The First Annual Technical Meeting on Electron Devices (renamed the International Electron Devices Meeting in the mid-1960s) took place on October 24–25, 1955 at the Shoreham Hotel in Washington D.C. with approximately 700 scientists and engineers in attendance. At that time, the seven-year-old transistor and the electron tube reigned as the predominant electron-device technology. Fifty-four papers were presented on the then state-of-the-art in electron device technology, the majority of them from four U.S. companies -- Bell Telephone Laboratories, RCA Corporation, Hughes Aircraft Co. and Sylvania Electric Products. The need for an electron devices meeting was driven by two factors: commercial opportunities in the fast-growing new "solid-state" branch of electronics, and the U.S. government's desire for solid-state components and better microwave tubes for aerospace and defense.[5]

IEDM 2015[edit]

The 2015 International Electron Devices Meeting took place at the Washington Hilton Hotel from December 5–9, 2015. The major topics [6][7] included:

  • ultra-small transistors [8]
  • advanced memories [9]
  • low-power devices for mobile & Internet of Things (IoT) applications [10]
  • alternatives to silicon transistors [11]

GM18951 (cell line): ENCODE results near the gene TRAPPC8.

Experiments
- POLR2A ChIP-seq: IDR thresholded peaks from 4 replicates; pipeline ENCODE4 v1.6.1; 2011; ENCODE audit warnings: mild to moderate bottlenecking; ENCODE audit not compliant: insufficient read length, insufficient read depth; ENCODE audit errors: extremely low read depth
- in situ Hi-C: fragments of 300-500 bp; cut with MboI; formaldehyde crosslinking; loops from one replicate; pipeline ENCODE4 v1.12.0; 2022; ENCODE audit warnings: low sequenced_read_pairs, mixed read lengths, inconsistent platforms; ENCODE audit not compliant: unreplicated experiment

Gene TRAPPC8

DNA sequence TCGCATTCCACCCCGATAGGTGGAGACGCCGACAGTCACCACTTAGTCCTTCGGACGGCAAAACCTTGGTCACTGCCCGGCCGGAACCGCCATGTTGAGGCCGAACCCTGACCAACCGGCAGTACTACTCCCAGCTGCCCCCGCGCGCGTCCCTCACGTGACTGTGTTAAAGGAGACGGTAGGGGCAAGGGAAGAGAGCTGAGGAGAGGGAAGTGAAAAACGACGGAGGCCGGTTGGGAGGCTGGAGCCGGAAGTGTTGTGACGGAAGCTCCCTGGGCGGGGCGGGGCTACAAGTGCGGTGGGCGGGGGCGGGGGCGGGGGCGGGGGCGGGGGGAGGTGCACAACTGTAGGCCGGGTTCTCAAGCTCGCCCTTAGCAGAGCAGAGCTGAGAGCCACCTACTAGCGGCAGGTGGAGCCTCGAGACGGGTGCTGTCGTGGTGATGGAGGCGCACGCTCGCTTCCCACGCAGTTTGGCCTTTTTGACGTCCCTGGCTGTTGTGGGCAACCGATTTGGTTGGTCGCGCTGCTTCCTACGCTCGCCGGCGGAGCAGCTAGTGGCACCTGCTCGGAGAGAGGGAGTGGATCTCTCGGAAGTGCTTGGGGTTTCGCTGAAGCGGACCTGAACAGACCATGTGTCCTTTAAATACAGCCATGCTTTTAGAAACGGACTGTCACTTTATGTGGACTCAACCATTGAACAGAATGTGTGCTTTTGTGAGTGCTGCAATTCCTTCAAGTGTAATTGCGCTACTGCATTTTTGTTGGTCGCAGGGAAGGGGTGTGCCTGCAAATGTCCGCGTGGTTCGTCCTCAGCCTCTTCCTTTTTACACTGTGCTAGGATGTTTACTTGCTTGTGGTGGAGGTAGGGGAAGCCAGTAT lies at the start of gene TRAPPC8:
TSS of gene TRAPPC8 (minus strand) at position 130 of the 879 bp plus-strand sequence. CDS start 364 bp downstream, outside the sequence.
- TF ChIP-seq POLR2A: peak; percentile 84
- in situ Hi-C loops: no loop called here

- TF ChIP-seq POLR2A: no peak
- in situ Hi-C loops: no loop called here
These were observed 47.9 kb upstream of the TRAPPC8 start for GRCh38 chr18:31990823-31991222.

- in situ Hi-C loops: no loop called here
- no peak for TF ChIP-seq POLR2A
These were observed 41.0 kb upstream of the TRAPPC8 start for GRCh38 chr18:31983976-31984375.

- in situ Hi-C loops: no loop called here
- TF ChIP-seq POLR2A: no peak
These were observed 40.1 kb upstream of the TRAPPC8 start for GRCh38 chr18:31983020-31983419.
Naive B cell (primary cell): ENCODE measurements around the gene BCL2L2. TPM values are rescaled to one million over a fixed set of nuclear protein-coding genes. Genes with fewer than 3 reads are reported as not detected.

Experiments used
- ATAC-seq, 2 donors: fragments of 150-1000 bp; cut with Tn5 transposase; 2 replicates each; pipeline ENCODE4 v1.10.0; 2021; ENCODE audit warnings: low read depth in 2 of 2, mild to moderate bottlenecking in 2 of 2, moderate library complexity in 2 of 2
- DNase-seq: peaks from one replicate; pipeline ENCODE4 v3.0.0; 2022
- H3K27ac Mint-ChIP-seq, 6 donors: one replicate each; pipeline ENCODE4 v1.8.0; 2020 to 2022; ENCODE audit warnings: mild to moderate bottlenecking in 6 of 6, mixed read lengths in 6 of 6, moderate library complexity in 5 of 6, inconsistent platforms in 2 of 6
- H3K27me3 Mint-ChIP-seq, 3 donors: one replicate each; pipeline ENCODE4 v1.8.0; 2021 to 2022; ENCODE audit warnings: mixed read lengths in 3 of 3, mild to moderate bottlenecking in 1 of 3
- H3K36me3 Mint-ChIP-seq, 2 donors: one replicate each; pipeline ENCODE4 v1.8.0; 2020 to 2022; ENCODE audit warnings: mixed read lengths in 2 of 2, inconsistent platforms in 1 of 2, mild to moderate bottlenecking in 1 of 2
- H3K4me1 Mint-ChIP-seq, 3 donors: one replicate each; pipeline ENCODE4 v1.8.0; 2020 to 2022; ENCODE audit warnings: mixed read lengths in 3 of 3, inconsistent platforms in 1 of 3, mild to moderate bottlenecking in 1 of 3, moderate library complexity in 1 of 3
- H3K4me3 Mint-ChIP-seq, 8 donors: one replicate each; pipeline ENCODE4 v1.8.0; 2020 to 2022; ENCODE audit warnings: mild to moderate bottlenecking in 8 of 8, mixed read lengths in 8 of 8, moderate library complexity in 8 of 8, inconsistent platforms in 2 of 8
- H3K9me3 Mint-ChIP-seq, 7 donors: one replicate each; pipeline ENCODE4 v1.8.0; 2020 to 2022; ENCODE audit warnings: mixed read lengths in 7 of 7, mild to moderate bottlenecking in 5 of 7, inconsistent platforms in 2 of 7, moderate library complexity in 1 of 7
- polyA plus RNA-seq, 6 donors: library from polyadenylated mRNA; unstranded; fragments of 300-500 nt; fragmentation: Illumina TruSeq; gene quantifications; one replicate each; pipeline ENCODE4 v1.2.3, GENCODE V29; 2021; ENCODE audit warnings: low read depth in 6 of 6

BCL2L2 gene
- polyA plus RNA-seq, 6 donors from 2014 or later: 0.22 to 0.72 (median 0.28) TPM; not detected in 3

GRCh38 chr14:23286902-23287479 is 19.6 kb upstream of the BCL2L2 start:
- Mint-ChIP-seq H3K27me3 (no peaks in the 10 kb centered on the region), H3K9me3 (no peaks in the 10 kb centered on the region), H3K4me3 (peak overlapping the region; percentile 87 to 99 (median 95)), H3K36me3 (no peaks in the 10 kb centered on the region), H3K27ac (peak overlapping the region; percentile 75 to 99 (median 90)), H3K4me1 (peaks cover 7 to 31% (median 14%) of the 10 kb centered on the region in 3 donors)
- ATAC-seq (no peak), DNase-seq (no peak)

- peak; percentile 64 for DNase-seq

• 3D integrated circuit (IC) technology [12]
  • a broad range of papers addressing some of the fastest-growing specialized areas in micro/nanoelectronics, including silicon photonics,[13] physically flexible circuits [14] and brain-inspired computing [15]

IEDM 2014[edit]

The 2014 International Electron Devices Meeting took place at the Hilton San Francisco Union Square from December 15–17, 2014. The 2014 edition of the IEDM emphasized:

  • 14 nm FinFET transistor processes [16]
  • power electronics [17]
  • bio-sensors and MEMS/NEMS technologies for medical applications [18]
  • new memory devices [19]
  • display and sensor technologies [20]
  • 3D device architectures [21]

IEDM 2013[edit]

The 2013 International Electron Devices Meeting took place at the Hilton Washington Hotel from December 9–11, 2013 and focused on: